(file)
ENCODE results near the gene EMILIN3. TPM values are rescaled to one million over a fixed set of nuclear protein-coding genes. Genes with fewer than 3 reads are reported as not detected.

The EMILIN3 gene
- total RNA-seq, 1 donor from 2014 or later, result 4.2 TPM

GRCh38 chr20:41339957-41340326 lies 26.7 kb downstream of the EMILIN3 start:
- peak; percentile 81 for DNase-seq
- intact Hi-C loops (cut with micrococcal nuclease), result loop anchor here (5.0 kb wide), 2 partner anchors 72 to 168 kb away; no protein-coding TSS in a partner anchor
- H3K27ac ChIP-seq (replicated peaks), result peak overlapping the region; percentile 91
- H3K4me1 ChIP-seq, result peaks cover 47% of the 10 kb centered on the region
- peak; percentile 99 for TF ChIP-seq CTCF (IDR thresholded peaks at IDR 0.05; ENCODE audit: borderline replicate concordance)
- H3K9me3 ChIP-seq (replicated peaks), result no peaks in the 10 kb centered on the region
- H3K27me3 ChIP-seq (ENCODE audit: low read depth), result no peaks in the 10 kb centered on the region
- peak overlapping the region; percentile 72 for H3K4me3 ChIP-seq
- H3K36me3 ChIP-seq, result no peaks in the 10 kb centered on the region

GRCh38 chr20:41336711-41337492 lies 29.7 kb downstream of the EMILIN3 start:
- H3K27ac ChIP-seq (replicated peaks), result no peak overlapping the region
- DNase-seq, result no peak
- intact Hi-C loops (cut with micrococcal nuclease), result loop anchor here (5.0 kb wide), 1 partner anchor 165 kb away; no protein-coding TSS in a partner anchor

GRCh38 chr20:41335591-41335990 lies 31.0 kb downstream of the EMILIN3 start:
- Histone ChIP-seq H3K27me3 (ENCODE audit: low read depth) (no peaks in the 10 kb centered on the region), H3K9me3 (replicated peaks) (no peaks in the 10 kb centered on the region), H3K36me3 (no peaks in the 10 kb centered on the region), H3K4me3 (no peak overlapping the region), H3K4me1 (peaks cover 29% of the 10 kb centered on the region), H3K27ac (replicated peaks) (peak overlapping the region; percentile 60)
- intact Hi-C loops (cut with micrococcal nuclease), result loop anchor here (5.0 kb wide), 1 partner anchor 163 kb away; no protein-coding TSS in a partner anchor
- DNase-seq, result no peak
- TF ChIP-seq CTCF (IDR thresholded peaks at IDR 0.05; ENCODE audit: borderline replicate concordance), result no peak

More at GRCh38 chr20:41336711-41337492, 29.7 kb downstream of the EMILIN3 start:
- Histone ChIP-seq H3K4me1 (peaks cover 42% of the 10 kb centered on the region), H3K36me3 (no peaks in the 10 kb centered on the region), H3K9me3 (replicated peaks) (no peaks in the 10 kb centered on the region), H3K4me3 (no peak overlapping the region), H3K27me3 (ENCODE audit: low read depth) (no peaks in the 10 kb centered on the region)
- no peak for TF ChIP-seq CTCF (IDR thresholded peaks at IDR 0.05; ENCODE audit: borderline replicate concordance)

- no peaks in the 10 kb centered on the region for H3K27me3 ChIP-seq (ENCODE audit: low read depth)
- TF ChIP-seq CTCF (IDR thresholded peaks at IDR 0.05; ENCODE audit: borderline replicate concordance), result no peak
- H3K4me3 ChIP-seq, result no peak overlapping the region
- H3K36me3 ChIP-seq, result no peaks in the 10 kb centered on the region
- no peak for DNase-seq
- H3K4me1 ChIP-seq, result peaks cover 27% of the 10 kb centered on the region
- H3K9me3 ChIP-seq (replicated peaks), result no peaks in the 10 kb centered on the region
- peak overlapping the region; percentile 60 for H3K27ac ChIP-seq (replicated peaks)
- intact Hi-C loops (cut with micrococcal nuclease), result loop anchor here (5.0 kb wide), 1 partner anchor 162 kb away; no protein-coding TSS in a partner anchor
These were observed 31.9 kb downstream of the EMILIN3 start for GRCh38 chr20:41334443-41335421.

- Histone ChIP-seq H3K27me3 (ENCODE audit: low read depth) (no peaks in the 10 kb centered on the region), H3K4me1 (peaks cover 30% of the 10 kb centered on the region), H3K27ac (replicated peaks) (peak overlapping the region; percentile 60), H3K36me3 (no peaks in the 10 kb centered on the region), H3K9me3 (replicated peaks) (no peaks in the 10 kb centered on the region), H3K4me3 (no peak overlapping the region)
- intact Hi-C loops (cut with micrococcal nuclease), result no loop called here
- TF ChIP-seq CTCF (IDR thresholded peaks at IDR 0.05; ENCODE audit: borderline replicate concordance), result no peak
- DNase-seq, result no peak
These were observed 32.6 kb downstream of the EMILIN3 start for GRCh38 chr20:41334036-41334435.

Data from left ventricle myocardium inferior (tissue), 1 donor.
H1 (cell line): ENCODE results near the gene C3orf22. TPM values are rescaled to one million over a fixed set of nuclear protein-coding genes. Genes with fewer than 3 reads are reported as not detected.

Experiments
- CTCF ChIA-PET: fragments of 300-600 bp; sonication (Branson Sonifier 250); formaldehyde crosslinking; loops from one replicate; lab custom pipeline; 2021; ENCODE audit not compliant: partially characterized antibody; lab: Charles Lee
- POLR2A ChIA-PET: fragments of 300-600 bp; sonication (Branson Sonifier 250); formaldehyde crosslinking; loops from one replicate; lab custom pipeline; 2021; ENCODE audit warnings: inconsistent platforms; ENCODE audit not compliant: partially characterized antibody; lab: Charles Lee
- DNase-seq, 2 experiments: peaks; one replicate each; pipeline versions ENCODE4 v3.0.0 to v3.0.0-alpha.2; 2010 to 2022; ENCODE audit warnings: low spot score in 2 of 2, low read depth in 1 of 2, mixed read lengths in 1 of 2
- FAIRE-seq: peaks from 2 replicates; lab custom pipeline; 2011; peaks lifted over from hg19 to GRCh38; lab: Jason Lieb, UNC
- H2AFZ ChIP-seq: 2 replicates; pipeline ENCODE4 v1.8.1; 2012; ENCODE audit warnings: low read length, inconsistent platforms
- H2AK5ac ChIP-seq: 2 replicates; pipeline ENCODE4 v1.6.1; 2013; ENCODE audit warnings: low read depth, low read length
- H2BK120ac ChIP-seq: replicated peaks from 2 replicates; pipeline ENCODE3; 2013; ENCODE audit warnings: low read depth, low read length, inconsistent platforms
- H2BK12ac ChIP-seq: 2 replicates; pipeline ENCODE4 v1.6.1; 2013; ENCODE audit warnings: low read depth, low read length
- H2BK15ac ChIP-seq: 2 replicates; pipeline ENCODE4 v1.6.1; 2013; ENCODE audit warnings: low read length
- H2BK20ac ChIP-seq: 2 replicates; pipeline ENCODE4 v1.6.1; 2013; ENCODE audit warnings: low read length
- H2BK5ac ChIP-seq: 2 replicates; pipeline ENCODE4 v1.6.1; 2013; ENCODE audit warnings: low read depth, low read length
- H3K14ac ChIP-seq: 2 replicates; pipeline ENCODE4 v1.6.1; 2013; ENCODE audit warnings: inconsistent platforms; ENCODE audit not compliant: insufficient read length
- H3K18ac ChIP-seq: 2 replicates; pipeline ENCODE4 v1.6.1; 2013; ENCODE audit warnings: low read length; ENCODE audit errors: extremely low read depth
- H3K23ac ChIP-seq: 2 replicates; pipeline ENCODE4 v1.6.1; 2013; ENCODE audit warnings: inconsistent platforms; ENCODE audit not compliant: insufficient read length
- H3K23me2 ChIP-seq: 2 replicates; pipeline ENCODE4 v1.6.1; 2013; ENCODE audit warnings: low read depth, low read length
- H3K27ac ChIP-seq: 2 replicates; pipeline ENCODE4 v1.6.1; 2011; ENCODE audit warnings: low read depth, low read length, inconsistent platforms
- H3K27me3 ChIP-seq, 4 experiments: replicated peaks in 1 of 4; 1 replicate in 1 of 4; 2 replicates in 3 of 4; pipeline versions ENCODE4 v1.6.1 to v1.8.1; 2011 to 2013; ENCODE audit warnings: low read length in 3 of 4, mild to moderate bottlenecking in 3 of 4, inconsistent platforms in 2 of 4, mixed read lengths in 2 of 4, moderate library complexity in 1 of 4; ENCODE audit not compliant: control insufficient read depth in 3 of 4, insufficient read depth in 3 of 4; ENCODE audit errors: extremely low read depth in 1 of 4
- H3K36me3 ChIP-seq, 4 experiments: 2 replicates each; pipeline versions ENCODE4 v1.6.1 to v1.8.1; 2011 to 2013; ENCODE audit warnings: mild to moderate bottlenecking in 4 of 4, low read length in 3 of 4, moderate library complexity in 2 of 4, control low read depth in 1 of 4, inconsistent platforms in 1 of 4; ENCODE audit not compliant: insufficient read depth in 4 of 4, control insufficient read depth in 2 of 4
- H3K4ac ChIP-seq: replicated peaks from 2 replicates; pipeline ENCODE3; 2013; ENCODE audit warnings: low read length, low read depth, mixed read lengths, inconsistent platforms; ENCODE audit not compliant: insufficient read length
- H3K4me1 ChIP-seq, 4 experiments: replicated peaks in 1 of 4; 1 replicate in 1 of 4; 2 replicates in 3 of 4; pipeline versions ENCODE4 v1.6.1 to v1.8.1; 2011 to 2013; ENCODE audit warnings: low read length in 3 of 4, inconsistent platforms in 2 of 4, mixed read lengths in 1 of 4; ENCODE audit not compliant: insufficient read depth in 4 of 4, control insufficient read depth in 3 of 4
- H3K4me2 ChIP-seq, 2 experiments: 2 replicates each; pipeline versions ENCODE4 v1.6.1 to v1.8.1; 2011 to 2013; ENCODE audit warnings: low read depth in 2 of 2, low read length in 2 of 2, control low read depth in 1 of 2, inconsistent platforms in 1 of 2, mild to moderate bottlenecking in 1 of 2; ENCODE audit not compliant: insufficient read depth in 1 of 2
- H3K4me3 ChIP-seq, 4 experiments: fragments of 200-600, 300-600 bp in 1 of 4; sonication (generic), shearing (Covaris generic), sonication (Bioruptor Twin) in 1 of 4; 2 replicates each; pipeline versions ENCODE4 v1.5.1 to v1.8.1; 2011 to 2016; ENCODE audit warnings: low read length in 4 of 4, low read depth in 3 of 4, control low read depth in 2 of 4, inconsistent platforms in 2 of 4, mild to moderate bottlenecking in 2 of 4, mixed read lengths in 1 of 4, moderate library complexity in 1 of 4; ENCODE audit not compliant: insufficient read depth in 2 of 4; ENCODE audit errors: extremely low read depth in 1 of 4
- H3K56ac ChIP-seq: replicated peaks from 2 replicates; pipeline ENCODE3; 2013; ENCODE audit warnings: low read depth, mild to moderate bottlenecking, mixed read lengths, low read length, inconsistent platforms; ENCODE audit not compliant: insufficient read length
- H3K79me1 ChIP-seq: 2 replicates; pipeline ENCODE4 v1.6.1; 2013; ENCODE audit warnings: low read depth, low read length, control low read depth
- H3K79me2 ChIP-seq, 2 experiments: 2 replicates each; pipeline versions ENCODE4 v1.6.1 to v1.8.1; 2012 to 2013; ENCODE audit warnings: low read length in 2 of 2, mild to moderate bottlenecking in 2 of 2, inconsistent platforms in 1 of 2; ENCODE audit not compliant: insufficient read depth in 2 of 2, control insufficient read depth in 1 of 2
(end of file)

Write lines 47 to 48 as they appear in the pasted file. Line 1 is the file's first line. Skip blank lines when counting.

- FAIRE-seq: peaks from 2 replicates; lab custom pipeline; 2011; peaks lifted over from hg19 to GRCh38; lab: Jason Lieb, UNC
- H2AFZ ChIP-seq: 2 replicates; pipeline ENCODE4 v1.8.1; 2012; ENCODE audit warnings: low read length, inconsistent platforms